The Fault in Our Stars by John Green

Summary from Penguin Books:

Despite the tumor-shrinking medical miracle that has bought her a few years, Hazel has never been anything but terminal, her final chapter inscribed upon diagnosis. But when a gorgeous plot twist named Augustus Waters suddenly appears at Cancer Kid Support Group, Hazel’s story is about to be completely rewritten.

Insightful, bold, irreverent, and raw, The Fault in Our Stars is award-winning-author John Green’s most ambitious and heartbreaking work yet, brilliantly exploring the funny, thrilling, and tragic business of being alive and in love.



Before I knew what this book was about, I continually walked past the YA section of my local B&N and saw the cover. I can’t explain why it intrigued me to no end but I knew eventually I’d give in and read this book. I finally looked it up on GoodReads and saw the summary and many, many reviews about it. I have to say I have never seen a book get so many 5 stars and 1 stars simultaneously. I decided it was time to read this book and figure out what was so magnificently impressive and offensive about it.

First I have to say that I really, really like John Green’s writing style. He uses language that many YA writers shy away from. This makes me think he takes seriously the intelligence of YA readers. Although some of the dialogue seemed a little ridiculous it’s not hard to believe that someone who spends so much time reading and is so intelligent would be able to use metaphors and language like Hazel does.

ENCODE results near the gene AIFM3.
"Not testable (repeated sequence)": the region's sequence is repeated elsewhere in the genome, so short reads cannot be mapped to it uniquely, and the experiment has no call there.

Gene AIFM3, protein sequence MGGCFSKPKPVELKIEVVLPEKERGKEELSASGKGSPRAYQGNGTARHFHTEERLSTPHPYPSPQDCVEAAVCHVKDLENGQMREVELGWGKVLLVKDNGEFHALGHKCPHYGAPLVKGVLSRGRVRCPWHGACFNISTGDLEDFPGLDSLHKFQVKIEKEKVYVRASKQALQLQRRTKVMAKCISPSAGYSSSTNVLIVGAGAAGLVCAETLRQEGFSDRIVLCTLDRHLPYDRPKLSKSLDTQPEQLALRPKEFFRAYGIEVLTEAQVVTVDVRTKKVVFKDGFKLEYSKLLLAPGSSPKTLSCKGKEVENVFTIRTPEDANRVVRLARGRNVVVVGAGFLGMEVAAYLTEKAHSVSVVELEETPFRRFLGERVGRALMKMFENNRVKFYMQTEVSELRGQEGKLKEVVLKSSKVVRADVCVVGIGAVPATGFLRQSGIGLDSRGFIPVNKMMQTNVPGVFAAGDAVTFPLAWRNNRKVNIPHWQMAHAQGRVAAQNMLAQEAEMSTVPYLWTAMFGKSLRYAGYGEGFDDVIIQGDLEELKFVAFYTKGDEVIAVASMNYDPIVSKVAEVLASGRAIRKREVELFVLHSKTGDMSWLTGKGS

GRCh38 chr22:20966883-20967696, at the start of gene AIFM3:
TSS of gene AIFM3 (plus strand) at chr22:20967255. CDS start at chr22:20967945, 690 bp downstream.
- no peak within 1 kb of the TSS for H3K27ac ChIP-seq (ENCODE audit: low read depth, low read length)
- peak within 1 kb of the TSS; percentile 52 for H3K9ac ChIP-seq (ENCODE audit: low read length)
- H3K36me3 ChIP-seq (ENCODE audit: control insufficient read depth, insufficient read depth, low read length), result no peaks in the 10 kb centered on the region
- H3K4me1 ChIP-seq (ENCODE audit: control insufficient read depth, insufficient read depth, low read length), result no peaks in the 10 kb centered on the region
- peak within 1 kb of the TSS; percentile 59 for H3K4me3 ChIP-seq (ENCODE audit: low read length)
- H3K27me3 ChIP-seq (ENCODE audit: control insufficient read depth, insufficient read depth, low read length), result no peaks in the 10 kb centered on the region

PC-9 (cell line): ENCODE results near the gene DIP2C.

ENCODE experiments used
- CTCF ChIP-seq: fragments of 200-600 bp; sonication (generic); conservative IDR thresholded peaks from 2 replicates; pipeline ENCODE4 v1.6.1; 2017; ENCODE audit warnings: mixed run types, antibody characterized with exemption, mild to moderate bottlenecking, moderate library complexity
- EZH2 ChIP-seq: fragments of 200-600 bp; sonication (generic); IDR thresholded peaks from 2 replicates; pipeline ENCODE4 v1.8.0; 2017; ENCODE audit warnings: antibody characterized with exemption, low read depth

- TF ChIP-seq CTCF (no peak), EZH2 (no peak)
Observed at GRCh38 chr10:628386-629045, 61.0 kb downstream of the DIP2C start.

Although this book is about cancer, I didn’t look at it as just another cancer book. I know it’s about cancer but this book was more than that to me. I’m not going to say it was a book that inspired “live everyday like it’s your last” or “carpe diem,” but rather it inspired me to look at the world beyond technology and school and stress. It opened my life to the small, beautiful moments in life that sometimes I tend to ignore. Smalls moments like a smile from a loved one, a trip to a beautiful place (even if it isn’t as epic and Amsterdam), or the feeling I get when reading the same book over and over again. I don’t want to at all take away from the message Green was trying to demonstrate about the effects of life with cancer on the person afflicted or those around them but I think this book was more than that.

Now, I can also see why people would find this book offensive and be taken aback by it. John Green seems to use a lot of humor – and Augustus and Hazel have a slew of cancer jokes. I can see how someone with cancer or someone who has a loved one with cancer or lost a loved one to cancer could be offended by this. I, by no means, think this book is for everyone. I believe caution should be taken when recommending or reading this book for those reasons.

I can’t easily say I’d recommit this book for the above reasons but if you want something that will tear at your heartstrings and some pretty unexpected plot twists, this may be a book for you. I have to say though; don’t expect to sleep if you finish it before bed because I definitely couldn’t.


2 thoughts on “The Fault in Our Stars by John Green

  1. I agree! I don’t think the cancer was being overdone in the book, it was more about Hazel and Augustus growing as people together. And of course, Amsterdam 🙂

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